Here's a great tip:
Enter your email address and we'll send you our weekly magazine by email with fresh, exciting and thoughtful content that will enrich your inbox and your life, week after week. And it's free.
Oh, and don't forget to like our facebook page too!
Printed from
All Departments
Jewish Holidays
Jewish.TV - Video
Jewish Audio
Kabbalah Online
Kids Zone

Is There Life on Other Planets?

Is There Life on Other Planets?

The Jewish view on UFOs, aliens and extraterrestrial intelligence



Someone told me that according to Judaism, human beings are the only conscious beings in the universe. Is there any basis to this?


Certainly not!

First of all, the sages discuss the fact that animals also feel pain, based on the biblical prohibition against causing them undue suffering.

Second, there are plenty of accounts in the Torah of the higher angels, who are conscious of a realm of reality far beyond ours.

Third, Maimonides and others write about the heavenly bodies as conscious beings—and not simply in an allegorical sense. If anyone should ask, “How can a ball of helium and hydrogen contain consciousness?” simply ask in return, “And that a warm mass of gray meat has consciousness is reasonable?”

The uniqueness of humankind is not our consciousness, but the way that consciousness is able to enter the realms of good and evil, make decisions and distinguish between them.

Sources in Torah

The Lubavitcher Rebbe pointed out that there is support in Torah for the notion that life exists on other planets. Furthermore, we can know something about that life through deduction from what the Torah tells us. Here is his argument:

In the Book of Judges (5:23), Deborah the prophetess sings about the victory of Barak over Sisera. In her song, she says, “Cursed be Meroz! Cursed, cursed be its inhabitants, says the angel of G‑d!”

Where is Meroz, and who are its inhabitants? The Talmud gives two explanations, one of them being that Meroz is a star or planet. The heavenly bodies had also come to help the Israelites, as Deborah stated just one verse earlier, “From the heavens they fought, the stars from their orbits . . .” This star, however, which was the dominant star of Sisera, apparently did not come to their aid. And so, General Barak penalized Meroz—and its inhabitants.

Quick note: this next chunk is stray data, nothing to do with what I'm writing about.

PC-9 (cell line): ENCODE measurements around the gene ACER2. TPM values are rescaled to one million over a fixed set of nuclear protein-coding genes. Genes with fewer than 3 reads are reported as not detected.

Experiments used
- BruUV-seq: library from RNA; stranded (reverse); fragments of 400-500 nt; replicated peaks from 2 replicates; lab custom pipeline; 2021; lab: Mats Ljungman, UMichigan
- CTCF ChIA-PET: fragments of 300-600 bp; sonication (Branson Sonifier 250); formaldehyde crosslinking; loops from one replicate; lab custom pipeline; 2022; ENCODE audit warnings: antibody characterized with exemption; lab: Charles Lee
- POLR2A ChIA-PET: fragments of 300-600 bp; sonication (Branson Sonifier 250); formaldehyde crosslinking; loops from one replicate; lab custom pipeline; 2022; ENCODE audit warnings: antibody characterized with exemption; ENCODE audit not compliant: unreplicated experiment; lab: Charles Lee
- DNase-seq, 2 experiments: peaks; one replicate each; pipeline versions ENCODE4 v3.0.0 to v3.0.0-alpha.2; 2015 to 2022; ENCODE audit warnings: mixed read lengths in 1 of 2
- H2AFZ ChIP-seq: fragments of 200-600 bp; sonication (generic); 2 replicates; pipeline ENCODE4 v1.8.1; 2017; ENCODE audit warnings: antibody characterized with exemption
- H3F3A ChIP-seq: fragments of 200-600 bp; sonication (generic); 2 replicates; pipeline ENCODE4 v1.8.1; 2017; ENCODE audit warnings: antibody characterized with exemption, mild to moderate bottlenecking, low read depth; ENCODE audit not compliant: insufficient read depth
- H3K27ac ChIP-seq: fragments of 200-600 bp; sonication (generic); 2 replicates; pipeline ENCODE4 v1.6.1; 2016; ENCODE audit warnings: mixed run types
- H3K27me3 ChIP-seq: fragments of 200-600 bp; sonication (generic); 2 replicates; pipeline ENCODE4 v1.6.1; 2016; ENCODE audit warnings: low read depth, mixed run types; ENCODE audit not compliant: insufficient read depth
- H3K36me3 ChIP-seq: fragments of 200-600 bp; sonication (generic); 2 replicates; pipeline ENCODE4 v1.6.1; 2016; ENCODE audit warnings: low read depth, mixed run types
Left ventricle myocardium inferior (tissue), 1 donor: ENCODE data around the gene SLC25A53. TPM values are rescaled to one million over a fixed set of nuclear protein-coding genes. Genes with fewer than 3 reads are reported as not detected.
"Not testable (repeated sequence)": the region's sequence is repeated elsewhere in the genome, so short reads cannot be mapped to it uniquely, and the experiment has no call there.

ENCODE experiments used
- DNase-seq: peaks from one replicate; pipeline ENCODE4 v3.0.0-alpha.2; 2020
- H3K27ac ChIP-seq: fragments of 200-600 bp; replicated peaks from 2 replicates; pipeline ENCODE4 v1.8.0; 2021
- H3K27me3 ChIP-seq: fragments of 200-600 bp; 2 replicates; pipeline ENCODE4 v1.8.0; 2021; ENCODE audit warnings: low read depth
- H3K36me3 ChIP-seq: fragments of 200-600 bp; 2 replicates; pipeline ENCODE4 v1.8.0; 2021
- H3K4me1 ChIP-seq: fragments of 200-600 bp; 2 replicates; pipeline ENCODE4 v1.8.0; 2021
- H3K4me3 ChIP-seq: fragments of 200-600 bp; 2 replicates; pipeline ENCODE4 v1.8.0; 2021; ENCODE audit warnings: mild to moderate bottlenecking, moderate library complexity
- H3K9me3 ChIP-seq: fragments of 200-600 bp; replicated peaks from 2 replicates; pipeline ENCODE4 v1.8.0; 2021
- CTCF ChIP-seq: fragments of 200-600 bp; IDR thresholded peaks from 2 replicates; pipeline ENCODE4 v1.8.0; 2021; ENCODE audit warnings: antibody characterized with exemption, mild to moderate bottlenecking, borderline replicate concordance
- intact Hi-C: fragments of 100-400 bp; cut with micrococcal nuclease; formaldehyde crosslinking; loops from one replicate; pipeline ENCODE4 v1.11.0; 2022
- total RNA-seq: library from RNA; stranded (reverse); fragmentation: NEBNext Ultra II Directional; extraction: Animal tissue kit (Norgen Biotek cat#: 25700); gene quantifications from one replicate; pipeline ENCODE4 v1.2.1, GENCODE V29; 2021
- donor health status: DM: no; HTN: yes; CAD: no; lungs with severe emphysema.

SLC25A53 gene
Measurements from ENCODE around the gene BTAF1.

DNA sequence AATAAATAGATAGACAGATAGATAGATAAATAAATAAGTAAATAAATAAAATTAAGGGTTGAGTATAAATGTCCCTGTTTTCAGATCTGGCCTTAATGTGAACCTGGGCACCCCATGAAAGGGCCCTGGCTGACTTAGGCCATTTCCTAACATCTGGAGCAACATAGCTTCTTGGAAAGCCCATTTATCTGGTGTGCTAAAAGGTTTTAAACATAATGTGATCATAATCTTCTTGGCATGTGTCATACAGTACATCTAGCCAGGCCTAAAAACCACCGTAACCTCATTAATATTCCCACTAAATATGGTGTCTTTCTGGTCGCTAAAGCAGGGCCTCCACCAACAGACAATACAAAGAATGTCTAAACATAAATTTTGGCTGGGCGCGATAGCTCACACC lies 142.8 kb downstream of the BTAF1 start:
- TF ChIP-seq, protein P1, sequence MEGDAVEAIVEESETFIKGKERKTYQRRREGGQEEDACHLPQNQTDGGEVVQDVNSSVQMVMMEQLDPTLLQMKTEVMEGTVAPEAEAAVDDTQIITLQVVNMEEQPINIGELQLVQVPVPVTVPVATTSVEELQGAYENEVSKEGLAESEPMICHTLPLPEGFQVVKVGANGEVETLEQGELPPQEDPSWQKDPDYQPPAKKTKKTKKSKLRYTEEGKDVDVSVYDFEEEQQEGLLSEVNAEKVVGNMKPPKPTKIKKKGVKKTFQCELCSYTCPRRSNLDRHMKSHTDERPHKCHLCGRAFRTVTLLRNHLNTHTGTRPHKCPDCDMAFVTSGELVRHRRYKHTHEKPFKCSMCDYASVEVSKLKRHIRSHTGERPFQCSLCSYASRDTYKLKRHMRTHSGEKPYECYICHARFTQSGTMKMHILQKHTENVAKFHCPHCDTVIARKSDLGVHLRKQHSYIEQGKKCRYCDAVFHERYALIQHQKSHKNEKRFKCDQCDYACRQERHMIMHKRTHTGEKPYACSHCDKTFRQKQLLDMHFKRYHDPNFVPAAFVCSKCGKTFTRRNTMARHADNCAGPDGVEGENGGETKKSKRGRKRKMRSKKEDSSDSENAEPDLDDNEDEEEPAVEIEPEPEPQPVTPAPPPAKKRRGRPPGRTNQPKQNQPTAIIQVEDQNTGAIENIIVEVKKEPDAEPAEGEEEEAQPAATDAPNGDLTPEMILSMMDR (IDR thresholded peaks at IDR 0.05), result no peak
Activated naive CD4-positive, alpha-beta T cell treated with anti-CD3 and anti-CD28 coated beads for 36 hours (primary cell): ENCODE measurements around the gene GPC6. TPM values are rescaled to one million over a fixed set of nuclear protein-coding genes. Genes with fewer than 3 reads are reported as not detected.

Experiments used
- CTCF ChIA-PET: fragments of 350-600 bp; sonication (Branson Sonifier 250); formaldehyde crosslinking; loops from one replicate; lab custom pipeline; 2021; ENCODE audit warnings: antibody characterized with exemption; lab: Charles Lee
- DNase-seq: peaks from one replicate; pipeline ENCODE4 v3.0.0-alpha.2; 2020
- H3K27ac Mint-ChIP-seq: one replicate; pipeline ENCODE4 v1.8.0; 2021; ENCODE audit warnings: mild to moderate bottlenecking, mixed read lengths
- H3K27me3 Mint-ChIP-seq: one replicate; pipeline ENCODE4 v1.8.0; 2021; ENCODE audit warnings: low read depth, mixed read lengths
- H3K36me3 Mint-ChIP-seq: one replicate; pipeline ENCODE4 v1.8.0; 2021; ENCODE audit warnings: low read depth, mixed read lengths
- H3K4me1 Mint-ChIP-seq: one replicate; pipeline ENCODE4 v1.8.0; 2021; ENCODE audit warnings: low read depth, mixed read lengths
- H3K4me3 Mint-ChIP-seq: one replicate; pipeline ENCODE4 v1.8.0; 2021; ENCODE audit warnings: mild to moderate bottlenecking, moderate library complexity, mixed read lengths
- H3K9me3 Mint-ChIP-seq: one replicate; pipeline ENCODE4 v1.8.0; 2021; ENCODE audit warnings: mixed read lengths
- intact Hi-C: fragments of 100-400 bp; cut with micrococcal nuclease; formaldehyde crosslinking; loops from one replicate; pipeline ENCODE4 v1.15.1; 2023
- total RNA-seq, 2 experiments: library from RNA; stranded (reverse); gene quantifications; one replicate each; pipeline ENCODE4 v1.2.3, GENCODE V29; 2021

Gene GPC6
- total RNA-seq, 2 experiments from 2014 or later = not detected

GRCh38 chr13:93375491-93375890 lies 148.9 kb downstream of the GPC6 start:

Are these inhabitants intelligent? Intelligence is defined by Torah to mean the capacity to make decisions with free will. Free will is only possible where there is Torah, whereby the Creator offers His creatures more than one possibility and asks that they make the appropriate choice.

So, if there would be intelligent life elsewhere in the universe, those creatures would have to have Torah. Could they have a different Torah than us? This is not possible, since Torah is truth, and there cannot be two truths.

Could they then have the same Torah as us? This also seems impossible, since the Torah itself describes in detail how the Torah was revealed on this planet, and that account itself has a strong impact on how the Torah is to be fulfilled.

It therefore appears that although it is quite possible there is life on other planets, that life would not be intelligent in a way similar to human life and culture.

But should we be looking?

Dr. Velvl Greene was a biologist who was enlisted by NASA in their project to determine if there is life on Mars. He asked the Lubavitcher Rebbe privately if this was something he should be doing.

The Rebbe replied, “Dr. Greene, look for life on Mars! And if you don’t find it there, look somewhere else in the universe for it. Because for you to sit here and say there is no life outside of planet Earth is to put limitations on the Creator, and that is not something any of His creatures can do!”

Rabbi Tzvi Freeman, a senior editor at, also heads our Ask The Rabbi team. He is the author of Bringing Heaven Down to Earth. To subscribe to regular updates of Rabbi Freeman's writing, visit Freeman Files subscription.
© Copyright, all rights reserved. If you enjoyed this article, we encourage you to distribute it further, provided that you comply with's copyright policy.
1000 characters remaining
Email me when new comments are posted.
Sort By:
Discussion (280)
April 13, 2015
March 19, 2015
Infinite might also have its limits! But finite might also change into infinite!
At least there are finite and infinite things during our life time. Before and after is out of our reach. Evolution and Men have created infinite science, which will continue forever as long as men exist. What happened 3000 yrs ago was evolving into today and will continue in the future as well as the languages used then and now, thus infinite. If there was a beginning, now it keeps expanding into infinite future. “changes”: means there are no limits to how and how long and how far it can be done. Thus, some changes are finite and some are infinite. The weather keeps changing thus is infinite. Not all changes are final. So on and so forth… the infinity.
Boca Raton FL
April 12, 2015